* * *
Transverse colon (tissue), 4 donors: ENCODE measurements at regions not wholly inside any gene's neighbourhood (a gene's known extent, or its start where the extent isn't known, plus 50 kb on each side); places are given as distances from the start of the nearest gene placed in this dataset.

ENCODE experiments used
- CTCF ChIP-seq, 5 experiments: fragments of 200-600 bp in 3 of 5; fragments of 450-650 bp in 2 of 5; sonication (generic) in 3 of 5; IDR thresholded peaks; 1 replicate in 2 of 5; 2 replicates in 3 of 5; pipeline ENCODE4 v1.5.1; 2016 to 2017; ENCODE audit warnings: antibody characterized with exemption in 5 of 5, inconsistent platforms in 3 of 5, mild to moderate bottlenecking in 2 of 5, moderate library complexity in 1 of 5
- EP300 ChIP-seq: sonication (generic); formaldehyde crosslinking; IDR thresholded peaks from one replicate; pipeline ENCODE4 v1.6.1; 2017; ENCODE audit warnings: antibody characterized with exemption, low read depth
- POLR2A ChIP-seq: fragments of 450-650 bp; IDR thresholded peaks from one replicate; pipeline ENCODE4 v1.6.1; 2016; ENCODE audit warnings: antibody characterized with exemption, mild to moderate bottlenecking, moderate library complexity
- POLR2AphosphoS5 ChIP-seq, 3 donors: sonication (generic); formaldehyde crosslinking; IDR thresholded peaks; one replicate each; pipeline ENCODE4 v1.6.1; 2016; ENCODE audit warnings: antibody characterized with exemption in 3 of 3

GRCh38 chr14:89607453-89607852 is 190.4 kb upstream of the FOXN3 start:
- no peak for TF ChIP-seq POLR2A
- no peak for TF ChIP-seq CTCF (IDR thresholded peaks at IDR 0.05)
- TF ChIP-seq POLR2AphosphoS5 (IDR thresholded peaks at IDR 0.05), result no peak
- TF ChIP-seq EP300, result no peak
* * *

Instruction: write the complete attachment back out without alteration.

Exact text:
Transverse colon (tissue), 4 donors: ENCODE measurements at regions not wholly inside any gene's neighbourhood (a gene's known extent, or its start where the extent isn't known, plus 50 kb on each side); places are given as distances from the start of the nearest gene placed in this dataset.

ENCODE experiments used
- CTCF ChIP-seq, 5 experiments: fragments of 200-600 bp in 3 of 5; fragments of 450-650 bp in 2 of 5; sonication (generic) in 3 of 5; IDR thresholded peaks; 1 replicate in 2 of 5; 2 replicates in 3 of 5; pipeline ENCODE4 v1.5.1; 2016 to 2017; ENCODE audit warnings: antibody characterized with exemption in 5 of 5, inconsistent platforms in 3 of 5, mild to moderate bottlenecking in 2 of 5, moderate library complexity in 1 of 5
- EP300 ChIP-seq: sonication (generic); formaldehyde crosslinking; IDR thresholded peaks from one replicate; pipeline ENCODE4 v1.6.1; 2017; ENCODE audit warnings: antibody characterized with exemption, low read depth
- POLR2A ChIP-seq: fragments of 450-650 bp; IDR thresholded peaks from one replicate; pipeline ENCODE4 v1.6.1; 2016; ENCODE audit warnings: antibody characterized with exemption, mild to moderate bottlenecking, moderate library complexity
- POLR2AphosphoS5 ChIP-seq, 3 donors: sonication (generic); formaldehyde crosslinking; IDR thresholded peaks; one replicate each; pipeline ENCODE4 v1.6.1; 2016; ENCODE audit warnings: antibody characterized with exemption in 3 of 3

GRCh38 chr14:89607453-89607852 is 190.4 kb upstream of the FOXN3 start:
- no peak for TF ChIP-seq POLR2A
- no peak for TF ChIP-seq CTCF (IDR thresholded peaks at IDR 0.05)
- TF ChIP-seq POLR2AphosphoS5 (IDR thresholded peaks at IDR 0.05), result no peak
- TF ChIP-seq EP300, result no peak